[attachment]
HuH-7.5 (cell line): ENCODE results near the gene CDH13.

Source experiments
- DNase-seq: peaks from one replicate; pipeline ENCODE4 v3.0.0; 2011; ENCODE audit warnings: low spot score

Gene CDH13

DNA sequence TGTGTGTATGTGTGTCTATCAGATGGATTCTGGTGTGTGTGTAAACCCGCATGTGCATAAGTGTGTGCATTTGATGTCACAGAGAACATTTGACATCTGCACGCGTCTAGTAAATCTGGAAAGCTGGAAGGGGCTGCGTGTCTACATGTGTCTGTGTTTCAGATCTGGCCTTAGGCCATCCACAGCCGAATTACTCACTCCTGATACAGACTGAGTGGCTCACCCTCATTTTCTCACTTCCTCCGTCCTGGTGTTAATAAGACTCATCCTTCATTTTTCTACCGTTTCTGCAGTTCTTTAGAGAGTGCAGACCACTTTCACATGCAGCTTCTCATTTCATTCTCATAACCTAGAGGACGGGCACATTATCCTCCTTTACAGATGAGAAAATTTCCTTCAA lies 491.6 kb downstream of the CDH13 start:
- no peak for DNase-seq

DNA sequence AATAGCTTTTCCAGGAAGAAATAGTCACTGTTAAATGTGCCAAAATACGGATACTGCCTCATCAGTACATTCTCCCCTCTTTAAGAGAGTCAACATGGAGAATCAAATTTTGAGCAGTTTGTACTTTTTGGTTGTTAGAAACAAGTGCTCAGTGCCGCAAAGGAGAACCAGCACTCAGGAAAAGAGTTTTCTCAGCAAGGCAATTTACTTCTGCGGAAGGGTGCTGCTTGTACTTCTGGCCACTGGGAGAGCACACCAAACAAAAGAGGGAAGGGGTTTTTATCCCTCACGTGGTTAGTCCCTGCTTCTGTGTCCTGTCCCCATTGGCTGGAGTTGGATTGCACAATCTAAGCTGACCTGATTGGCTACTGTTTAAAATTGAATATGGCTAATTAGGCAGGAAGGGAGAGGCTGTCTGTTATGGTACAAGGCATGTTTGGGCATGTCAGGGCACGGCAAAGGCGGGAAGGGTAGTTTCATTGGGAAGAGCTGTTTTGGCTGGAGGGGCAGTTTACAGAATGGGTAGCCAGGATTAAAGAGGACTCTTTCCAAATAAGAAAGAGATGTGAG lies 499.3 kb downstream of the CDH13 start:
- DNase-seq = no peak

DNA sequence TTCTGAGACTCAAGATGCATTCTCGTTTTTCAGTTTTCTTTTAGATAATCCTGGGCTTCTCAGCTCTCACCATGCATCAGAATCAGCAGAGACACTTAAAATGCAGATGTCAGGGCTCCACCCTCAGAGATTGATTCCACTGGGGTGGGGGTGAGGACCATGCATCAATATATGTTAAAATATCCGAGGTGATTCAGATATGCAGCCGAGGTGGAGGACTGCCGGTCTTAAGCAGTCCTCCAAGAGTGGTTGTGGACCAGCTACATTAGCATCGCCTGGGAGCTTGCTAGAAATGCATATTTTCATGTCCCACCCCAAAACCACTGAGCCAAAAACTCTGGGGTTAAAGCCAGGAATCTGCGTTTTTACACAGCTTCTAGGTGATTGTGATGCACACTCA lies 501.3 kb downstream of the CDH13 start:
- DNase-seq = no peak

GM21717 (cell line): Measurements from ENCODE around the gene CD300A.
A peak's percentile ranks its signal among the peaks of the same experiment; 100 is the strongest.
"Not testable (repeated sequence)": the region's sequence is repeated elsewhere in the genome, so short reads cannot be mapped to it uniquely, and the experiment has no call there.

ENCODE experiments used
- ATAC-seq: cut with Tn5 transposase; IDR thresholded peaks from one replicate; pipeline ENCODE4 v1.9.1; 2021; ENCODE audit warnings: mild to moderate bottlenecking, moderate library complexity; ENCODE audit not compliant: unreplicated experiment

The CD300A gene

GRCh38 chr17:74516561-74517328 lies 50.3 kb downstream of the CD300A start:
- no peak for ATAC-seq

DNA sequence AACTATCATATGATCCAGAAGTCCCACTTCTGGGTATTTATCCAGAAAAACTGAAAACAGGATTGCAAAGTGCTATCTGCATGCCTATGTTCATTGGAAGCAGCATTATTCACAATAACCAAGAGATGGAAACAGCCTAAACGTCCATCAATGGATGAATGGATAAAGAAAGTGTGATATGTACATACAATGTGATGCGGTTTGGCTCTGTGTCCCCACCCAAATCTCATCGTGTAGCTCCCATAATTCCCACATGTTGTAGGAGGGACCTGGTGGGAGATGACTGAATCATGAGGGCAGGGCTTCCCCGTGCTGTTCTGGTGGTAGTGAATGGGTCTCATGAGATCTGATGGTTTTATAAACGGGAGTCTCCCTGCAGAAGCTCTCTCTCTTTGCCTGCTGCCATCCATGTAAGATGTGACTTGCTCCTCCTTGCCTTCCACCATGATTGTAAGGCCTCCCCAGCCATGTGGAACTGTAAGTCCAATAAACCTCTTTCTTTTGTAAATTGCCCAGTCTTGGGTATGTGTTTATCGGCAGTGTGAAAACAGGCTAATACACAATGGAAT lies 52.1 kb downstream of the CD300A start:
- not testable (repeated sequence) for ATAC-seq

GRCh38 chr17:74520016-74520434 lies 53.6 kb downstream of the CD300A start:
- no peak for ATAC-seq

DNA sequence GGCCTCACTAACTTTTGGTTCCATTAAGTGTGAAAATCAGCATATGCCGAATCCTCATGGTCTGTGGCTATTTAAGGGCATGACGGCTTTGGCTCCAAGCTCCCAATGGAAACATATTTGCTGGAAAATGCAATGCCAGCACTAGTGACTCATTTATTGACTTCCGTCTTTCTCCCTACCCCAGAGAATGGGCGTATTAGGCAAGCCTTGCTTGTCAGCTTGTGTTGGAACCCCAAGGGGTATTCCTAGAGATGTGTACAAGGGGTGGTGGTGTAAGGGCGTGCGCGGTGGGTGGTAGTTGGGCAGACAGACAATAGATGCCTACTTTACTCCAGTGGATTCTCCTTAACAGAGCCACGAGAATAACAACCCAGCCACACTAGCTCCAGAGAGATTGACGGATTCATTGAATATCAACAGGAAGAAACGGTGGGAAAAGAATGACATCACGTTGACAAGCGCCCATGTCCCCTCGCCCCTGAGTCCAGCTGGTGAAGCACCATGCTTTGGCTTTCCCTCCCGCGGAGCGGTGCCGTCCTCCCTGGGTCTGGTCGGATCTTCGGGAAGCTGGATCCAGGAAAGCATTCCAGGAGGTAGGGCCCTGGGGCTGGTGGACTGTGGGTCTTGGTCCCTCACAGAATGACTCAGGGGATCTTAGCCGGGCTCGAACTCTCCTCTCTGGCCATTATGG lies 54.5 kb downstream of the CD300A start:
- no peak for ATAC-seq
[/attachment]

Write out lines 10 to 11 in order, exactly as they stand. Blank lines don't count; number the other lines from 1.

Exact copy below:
- DNase-seq = no peak

GM21717 (cell line): Measurements from ENCODE around the gene CD300A.